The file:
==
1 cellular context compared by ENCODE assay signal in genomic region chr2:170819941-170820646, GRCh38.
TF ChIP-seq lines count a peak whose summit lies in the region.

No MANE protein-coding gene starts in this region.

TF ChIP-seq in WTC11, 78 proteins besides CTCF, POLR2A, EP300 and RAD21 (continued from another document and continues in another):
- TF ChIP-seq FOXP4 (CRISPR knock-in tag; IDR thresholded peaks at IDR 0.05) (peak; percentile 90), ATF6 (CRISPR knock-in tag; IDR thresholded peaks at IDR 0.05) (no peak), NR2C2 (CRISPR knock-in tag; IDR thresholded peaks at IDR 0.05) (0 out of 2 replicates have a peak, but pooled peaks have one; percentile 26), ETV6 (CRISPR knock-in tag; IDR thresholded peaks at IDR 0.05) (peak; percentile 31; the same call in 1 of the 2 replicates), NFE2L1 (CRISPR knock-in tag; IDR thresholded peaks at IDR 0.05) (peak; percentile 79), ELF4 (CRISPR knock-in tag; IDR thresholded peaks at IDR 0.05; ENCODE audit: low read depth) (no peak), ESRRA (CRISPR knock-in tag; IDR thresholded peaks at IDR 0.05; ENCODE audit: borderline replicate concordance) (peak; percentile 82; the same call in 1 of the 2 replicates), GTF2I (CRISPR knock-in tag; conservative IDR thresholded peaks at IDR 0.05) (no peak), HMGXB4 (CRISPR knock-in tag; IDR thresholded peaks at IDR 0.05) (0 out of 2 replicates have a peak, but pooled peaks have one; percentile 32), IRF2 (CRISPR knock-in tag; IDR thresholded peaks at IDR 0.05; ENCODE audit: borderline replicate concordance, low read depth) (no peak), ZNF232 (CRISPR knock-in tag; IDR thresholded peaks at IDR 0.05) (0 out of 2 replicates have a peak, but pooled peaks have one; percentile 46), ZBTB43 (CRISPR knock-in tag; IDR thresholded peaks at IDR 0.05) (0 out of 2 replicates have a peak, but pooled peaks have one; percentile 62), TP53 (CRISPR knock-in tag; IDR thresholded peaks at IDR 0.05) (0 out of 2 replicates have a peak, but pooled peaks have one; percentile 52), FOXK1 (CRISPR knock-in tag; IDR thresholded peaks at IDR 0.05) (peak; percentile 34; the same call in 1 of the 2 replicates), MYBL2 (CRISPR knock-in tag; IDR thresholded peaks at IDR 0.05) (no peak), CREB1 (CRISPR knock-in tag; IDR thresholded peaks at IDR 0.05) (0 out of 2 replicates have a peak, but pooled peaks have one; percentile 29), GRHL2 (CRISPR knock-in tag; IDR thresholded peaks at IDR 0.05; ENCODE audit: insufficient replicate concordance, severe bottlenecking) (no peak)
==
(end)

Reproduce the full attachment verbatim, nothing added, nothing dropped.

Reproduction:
1 cellular context compared by ENCODE assay signal in genomic region chr2:170819941-170820646, GRCh38.
TF ChIP-seq lines count a peak whose summit lies in the region.

No MANE protein-coding gene starts in this region.

TF ChIP-seq in WTC11, 78 proteins besides CTCF, POLR2A, EP300 and RAD21 (continued from another document and continues in another):
- TF ChIP-seq FOXP4 (CRISPR knock-in tag; IDR thresholded peaks at IDR 0.05) (peak; percentile 90), ATF6 (CRISPR knock-in tag; IDR thresholded peaks at IDR 0.05) (no peak), NR2C2 (CRISPR knock-in tag; IDR thresholded peaks at IDR 0.05) (0 out of 2 replicates have a peak, but pooled peaks have one; percentile 26), ETV6 (CRISPR knock-in tag; IDR thresholded peaks at IDR 0.05) (peak; percentile 31; the same call in 1 of the 2 replicates), NFE2L1 (CRISPR knock-in tag; IDR thresholded peaks at IDR 0.05) (peak; percentile 79), ELF4 (CRISPR knock-in tag; IDR thresholded peaks at IDR 0.05; ENCODE audit: low read depth) (no peak), ESRRA (CRISPR knock-in tag; IDR thresholded peaks at IDR 0.05; ENCODE audit: borderline replicate concordance) (peak; percentile 82; the same call in 1 of the 2 replicates), GTF2I (CRISPR knock-in tag; conservative IDR thresholded peaks at IDR 0.05) (no peak), HMGXB4 (CRISPR knock-in tag; IDR thresholded peaks at IDR 0.05) (0 out of 2 replicates have a peak, but pooled peaks have one; percentile 32), IRF2 (CRISPR knock-in tag; IDR thresholded peaks at IDR 0.05; ENCODE audit: borderline replicate concordance, low read depth) (no peak), ZNF232 (CRISPR knock-in tag; IDR thresholded peaks at IDR 0.05) (0 out of 2 replicates have a peak, but pooled peaks have one; percentile 46), ZBTB43 (CRISPR knock-in tag; IDR thresholded peaks at IDR 0.05) (0 out of 2 replicates have a peak, but pooled peaks have one; percentile 62), TP53 (CRISPR knock-in tag; IDR thresholded peaks at IDR 0.05) (0 out of 2 replicates have a peak, but pooled peaks have one; percentile 52), FOXK1 (CRISPR knock-in tag; IDR thresholded peaks at IDR 0.05) (peak; percentile 34; the same call in 1 of the 2 replicates), MYBL2 (CRISPR knock-in tag; IDR thresholded peaks at IDR 0.05) (no peak), CREB1 (CRISPR knock-in tag; IDR thresholded peaks at IDR 0.05) (0 out of 2 replicates have a peak, but pooled peaks have one; percentile 29), GRHL2 (CRISPR knock-in tag; IDR thresholded peaks at IDR 0.05; ENCODE audit: insufficient replicate concordance, severe bottlenecking) (no peak)